cannot be a linear process. I have often thought 
of it as a similar process to what happens when 
an atmosphere loads up with humidity which 
eventually precipitates into rain. It takes time 
for conditions to arise, and when things 
precipitate, it is always the right time. To be 
sure, there is still some moisture that remains 
in the atmosphere, but the gift of this is that 
it seeds the next cycle.

My hope for your correspondent - if indeed he is 
truly invested in the invitation you and Tom and 
others issued - is for him to remain suspended in 
the field of inquiry and not knowing and by doing 
so to keep dropping questions and learning into 
the field so that something powerful may yet 
precipitate for him and others who respond to his 
invitation. It's about passion bounded by 
responsibility. There is clearly passion here, 
and I hope that he can see the benefit of taking 
the responsibility to stay in the crunchy zone of 
confusion and not-knowing, as an act of 
leadership and invitation to the world he wants 
to see birthed. We men don't do too well with 
labour pains. ( :-) )

Congrats on a great conference.


Kaliya wrote: "At the same time when I ran a 
'datasharing summit' for techies and opened the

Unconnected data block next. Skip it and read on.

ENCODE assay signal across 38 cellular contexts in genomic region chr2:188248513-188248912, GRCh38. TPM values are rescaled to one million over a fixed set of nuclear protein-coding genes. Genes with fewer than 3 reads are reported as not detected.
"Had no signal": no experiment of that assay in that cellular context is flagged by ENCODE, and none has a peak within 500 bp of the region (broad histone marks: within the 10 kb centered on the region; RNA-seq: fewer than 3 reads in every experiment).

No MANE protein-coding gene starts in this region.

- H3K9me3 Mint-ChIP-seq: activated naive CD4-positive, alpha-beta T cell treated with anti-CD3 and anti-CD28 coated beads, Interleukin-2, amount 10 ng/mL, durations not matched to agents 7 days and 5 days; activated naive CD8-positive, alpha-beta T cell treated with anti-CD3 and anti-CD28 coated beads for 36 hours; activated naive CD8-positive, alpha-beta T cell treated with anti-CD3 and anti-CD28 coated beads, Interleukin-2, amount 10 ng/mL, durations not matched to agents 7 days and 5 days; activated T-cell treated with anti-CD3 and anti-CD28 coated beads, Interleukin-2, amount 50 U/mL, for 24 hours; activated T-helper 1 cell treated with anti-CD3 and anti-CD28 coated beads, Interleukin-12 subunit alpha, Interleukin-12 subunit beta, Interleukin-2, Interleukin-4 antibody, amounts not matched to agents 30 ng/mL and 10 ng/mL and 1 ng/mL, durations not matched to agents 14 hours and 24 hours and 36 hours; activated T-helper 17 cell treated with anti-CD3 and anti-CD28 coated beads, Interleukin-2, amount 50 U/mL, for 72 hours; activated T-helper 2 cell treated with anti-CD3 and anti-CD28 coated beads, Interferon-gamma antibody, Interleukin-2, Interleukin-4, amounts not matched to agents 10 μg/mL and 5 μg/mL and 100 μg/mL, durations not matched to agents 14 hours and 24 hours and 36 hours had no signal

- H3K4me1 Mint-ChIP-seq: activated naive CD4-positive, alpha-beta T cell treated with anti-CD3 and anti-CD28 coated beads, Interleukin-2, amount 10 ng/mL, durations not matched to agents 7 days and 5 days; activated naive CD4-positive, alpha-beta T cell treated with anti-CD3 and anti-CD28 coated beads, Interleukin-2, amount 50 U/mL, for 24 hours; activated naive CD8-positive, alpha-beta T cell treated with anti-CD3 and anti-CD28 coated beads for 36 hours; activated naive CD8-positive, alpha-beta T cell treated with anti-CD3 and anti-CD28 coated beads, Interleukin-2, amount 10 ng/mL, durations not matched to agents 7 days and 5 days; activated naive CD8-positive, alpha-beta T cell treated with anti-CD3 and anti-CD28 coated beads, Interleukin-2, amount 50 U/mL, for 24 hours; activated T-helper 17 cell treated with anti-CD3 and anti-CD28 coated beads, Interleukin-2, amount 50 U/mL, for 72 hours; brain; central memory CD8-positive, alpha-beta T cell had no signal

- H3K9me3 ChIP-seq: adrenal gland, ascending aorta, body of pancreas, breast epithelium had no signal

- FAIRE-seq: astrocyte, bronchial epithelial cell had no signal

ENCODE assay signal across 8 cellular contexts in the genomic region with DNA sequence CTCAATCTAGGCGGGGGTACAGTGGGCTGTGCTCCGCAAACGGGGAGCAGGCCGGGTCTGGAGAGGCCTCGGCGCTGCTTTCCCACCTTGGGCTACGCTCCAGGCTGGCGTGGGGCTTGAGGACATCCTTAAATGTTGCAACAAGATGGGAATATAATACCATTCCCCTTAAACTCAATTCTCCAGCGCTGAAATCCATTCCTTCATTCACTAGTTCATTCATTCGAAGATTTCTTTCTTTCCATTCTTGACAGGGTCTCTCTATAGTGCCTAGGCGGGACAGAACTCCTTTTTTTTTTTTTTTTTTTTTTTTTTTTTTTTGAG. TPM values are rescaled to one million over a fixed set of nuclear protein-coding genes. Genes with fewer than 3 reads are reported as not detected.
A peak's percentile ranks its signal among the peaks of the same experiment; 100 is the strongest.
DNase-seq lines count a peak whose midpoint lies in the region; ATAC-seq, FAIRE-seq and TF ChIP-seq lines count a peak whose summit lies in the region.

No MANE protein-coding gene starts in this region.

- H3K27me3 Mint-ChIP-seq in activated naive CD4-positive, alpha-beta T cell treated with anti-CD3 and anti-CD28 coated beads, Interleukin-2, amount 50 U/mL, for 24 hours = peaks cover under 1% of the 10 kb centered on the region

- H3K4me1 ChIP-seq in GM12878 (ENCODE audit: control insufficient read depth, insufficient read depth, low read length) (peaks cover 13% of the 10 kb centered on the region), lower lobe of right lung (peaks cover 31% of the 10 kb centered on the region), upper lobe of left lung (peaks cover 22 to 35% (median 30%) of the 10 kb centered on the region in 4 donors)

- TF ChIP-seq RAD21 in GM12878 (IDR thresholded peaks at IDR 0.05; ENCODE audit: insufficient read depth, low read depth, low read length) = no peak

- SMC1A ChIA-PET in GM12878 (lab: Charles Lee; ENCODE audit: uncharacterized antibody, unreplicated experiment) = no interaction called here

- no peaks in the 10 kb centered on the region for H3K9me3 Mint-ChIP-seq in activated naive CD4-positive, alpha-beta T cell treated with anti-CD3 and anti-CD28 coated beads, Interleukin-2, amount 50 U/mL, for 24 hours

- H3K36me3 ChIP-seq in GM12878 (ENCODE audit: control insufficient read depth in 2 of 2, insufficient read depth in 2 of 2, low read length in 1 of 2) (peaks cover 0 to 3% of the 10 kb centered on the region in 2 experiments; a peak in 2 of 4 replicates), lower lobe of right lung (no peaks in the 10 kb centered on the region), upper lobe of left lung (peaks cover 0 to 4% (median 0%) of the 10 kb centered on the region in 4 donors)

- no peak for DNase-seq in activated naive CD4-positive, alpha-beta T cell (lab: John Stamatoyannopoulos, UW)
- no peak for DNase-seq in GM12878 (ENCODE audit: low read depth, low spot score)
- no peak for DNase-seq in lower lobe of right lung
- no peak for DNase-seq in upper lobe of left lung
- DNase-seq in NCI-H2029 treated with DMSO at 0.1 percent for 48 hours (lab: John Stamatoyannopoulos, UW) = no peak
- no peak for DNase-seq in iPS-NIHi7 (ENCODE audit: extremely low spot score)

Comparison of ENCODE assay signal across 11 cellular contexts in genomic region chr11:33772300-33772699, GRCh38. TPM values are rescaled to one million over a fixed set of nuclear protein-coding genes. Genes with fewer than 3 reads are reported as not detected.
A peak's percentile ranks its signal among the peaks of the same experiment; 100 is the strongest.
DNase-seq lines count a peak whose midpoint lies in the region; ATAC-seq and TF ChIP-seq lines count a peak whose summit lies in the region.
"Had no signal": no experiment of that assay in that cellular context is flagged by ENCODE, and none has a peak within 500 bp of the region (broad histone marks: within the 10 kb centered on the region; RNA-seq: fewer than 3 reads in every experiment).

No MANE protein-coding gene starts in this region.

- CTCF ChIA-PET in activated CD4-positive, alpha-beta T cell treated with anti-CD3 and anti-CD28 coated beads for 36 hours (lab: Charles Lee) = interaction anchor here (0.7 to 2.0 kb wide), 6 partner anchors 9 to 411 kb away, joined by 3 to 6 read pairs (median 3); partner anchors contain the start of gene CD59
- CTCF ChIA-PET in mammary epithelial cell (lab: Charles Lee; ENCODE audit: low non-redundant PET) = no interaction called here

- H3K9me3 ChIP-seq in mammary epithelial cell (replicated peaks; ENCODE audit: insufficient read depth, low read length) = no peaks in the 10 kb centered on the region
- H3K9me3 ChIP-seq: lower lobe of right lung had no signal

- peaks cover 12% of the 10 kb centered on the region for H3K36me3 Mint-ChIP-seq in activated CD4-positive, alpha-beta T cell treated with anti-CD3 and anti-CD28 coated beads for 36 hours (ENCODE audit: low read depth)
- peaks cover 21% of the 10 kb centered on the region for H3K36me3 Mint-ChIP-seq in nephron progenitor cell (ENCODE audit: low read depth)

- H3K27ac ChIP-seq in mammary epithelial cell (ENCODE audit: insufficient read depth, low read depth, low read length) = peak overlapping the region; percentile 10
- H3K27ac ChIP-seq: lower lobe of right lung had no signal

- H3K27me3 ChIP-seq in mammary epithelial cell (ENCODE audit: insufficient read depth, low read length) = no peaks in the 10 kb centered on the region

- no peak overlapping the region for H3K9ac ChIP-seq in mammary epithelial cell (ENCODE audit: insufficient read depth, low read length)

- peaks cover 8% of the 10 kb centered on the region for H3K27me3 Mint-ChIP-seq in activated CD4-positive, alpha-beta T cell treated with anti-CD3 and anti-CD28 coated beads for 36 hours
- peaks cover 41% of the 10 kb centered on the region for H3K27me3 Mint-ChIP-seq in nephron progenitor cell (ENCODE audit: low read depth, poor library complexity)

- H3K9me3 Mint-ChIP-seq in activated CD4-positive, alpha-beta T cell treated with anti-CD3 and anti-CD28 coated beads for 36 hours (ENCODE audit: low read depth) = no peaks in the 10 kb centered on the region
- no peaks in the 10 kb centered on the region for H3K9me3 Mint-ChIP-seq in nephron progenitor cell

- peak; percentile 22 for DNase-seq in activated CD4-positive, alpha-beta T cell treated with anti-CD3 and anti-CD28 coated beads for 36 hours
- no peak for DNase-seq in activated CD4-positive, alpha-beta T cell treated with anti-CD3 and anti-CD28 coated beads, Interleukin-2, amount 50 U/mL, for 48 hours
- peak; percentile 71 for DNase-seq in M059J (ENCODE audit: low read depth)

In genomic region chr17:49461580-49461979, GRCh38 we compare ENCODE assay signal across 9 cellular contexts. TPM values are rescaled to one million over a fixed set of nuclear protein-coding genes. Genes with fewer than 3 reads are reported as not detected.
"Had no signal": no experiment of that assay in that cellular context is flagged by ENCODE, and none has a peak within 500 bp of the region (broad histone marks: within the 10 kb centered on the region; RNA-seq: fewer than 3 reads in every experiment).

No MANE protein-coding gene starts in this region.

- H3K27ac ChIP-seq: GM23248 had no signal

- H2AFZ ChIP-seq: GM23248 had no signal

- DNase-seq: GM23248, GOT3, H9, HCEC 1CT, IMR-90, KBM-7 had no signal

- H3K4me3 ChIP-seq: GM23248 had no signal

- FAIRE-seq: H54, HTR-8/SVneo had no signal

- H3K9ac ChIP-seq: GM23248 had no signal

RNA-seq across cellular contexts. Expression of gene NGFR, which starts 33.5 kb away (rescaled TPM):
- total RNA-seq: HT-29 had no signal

morning circle with please share your name and 
one word about how you are feeling this morning. 
One of the guys who works for a large internet 
company on the east coast shared with me at the 
end of the day that that was slightly 
unconfortable for him (he was not saying we 
should not have done it just that it had nudged 
on his edge a bit). I think you underestimate 
where people's edges are for this kind of stuff."

For whatever it is worth, I share the gentleman's 
sentiments. Perhaps it is our common East Coast 
Heritage, or possibly something deeper and 
darker? J But truth to tell every time I find 
myself in one of those "community building, 
people comforting, getting to know you sorts of 
things at the start of a gathering I find myself 
looking wistfully at the coffee pot and wishing 
that I had extended my stay out in the hall way.

As you might gather, I never "do" something like 
that at the commencement of an Open Space. In